The transaction was the sale of one kind of money for another kind, paid to the individual in another currency, at some “close and already specified date” and certain place. For example, a merchant in need of money was looking for a banker in Italy. The banker handed over the money in cash, in guilders or Venetian ducats, and both parties signed the bill of exchange whereby the merchant agreed to pay a slightly higher sum, in another currency, at the next fair in Lyon or Champagne. in France.

The trader did not need to personally go to the fair to pay the bill. Both parties knew: if the merchant did not show up at the fair, the Florence office would collect the amount owed.

This “fool me that I like it” has changed little in the Muslim world, where the Quran prohibited usury more strictly and definitively compared to the Bible. It prohibited any kind of profit obtained in the exchange of gold and silver between people.

Muhammad is reported to have said: “Do not exchange gold for gold except in equal amounts […], nor silver for silver except in equal amounts.” O Quran specifically banned bills of exchange, condemning the exchange of "nothing present for something still absent."

In Islamic financial practices, when alternatives to charging interest were sought, the classic idea of ​​interest covering the opportunity cost of a money holder transferring its profitable usufruct to an entrepreneur was replaced. They presented the operation as if it were a partnership or association in a venture with risk. From this idea, Islamists organized an interest-free financial system.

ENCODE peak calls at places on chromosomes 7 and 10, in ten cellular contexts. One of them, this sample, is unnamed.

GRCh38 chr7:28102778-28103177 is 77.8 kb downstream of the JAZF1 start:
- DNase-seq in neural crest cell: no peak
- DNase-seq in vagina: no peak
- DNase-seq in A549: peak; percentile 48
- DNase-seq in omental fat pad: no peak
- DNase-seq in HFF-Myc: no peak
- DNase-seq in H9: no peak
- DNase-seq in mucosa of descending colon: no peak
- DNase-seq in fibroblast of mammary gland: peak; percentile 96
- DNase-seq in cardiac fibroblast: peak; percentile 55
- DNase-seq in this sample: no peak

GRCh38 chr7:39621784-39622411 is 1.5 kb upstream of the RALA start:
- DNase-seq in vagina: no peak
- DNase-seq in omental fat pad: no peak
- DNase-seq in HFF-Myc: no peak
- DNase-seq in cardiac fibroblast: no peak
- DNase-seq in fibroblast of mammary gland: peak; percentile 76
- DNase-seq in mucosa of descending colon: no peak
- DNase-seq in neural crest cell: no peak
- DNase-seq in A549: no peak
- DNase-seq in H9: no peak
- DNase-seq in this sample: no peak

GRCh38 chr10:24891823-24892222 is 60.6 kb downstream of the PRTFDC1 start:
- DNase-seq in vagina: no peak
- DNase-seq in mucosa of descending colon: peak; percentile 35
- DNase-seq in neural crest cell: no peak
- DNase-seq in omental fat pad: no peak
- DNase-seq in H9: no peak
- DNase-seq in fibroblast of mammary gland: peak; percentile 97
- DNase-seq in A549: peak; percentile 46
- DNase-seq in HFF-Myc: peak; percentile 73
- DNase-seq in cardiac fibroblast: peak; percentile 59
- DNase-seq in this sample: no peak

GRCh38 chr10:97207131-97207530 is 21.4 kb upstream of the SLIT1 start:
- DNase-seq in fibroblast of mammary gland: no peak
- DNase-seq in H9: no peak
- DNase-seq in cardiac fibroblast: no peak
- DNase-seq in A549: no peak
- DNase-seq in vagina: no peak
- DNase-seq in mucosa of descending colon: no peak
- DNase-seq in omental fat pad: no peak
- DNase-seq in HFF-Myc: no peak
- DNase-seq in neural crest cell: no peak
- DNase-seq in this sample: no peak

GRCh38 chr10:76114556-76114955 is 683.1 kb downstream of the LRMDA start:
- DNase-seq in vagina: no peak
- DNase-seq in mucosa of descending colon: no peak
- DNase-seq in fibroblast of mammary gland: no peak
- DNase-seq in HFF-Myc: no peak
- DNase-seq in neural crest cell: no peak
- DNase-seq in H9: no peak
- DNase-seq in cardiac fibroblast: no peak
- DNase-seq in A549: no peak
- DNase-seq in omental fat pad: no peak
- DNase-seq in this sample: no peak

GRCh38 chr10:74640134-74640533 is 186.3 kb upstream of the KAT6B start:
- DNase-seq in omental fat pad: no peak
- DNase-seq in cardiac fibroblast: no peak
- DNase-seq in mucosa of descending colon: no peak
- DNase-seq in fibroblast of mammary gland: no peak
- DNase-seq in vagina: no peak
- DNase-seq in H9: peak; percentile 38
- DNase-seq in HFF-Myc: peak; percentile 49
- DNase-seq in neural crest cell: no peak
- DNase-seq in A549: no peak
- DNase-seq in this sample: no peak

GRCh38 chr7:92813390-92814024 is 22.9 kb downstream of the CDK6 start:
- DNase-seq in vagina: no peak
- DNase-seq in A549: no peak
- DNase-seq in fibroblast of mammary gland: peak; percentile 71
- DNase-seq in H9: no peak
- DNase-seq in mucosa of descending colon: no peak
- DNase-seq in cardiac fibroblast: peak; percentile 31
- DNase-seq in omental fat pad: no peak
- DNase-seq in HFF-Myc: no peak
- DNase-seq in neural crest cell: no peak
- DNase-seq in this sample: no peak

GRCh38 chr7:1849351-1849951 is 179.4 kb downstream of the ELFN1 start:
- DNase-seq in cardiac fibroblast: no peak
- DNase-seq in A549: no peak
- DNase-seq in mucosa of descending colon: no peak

In this alternative system, charging interest would be replaced by combinations of companies or consortia called changerabah. They present them as “a consortium contract (partnership) between capital and labor, that is, between two parties, one or more owners of capital or financiers […] and an investor entrepreneur”.

It adds: “The profit will be distributed between the two parties according to a predetermined proportion, agreed upon at the time of formation of the contract”. And he even details the risks: “the financial loss will fall only on the financiers”, while “the entrepreneur's loss is in not receiving any reward for his services”.